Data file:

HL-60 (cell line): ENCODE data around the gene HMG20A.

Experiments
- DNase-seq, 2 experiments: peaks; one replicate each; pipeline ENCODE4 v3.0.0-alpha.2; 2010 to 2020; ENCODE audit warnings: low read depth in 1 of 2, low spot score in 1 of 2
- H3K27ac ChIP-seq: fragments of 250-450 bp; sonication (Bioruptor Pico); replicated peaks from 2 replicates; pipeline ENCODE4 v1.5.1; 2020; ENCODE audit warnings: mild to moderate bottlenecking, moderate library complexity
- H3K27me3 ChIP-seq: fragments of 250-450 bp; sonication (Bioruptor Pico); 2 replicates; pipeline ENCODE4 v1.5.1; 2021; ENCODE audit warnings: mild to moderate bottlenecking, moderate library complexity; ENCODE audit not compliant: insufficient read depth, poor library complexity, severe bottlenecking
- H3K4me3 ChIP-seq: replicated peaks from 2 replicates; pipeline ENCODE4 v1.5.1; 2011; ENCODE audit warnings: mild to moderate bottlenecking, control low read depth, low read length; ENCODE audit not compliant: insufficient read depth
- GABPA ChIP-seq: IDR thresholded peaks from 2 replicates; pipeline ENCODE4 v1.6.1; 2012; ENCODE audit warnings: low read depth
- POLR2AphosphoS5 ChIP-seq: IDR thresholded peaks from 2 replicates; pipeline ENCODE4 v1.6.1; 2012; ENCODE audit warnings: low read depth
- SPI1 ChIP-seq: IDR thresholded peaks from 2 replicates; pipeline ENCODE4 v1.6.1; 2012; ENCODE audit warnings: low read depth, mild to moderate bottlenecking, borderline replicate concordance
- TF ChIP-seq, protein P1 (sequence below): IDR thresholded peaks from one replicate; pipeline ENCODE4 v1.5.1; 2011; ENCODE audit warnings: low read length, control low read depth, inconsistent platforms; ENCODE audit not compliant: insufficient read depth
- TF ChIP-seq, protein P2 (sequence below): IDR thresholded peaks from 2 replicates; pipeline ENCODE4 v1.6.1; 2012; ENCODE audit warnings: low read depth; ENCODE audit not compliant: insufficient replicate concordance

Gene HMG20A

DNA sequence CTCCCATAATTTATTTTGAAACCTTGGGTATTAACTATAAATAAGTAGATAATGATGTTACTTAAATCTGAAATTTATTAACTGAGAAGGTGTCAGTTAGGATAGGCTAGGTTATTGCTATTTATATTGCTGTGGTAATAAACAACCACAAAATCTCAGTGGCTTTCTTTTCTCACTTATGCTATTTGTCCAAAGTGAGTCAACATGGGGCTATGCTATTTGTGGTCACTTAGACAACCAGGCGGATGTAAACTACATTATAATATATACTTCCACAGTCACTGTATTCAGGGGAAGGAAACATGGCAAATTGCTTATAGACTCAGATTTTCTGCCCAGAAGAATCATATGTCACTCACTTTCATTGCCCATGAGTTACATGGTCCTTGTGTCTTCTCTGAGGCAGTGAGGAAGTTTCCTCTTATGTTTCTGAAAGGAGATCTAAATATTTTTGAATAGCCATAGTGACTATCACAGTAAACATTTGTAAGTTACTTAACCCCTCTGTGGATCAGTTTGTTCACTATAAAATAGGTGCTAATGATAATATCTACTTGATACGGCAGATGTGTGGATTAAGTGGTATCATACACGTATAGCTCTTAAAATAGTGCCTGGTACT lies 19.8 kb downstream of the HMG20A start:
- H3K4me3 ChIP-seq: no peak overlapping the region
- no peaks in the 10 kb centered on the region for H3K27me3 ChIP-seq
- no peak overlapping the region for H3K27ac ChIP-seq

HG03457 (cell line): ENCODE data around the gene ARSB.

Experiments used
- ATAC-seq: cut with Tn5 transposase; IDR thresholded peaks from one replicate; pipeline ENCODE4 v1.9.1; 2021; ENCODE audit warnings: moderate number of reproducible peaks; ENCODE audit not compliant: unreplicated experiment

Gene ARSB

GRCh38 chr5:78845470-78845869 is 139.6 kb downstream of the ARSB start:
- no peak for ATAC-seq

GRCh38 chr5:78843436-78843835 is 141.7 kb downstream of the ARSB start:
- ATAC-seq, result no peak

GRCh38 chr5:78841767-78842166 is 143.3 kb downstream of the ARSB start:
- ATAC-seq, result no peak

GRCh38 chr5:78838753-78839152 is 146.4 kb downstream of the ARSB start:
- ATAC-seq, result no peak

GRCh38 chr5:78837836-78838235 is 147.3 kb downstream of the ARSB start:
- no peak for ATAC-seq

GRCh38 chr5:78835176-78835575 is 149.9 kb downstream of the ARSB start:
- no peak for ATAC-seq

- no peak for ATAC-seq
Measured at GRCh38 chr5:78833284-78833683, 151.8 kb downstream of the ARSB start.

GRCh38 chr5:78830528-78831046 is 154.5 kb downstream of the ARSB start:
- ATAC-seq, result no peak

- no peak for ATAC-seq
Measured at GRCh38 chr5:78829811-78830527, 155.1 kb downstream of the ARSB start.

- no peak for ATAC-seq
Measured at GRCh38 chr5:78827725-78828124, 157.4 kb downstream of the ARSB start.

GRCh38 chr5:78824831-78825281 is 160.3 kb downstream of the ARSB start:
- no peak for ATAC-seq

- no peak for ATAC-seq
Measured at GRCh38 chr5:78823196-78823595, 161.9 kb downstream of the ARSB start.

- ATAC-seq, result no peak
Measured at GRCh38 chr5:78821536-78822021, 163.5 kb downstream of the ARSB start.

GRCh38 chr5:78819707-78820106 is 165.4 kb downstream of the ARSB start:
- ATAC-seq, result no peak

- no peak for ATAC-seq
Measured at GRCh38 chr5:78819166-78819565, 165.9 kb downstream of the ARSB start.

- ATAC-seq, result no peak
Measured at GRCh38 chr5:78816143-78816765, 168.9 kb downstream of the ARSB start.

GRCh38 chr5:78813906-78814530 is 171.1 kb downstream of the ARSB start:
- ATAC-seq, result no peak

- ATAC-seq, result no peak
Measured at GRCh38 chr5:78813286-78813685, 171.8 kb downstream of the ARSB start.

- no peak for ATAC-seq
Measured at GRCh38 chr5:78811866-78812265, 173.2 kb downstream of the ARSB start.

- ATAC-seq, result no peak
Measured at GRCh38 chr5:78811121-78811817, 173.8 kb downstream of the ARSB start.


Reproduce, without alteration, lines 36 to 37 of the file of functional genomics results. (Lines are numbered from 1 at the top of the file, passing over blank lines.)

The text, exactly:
- ATAC-seq, result no peak

- no peak for ATAC-seq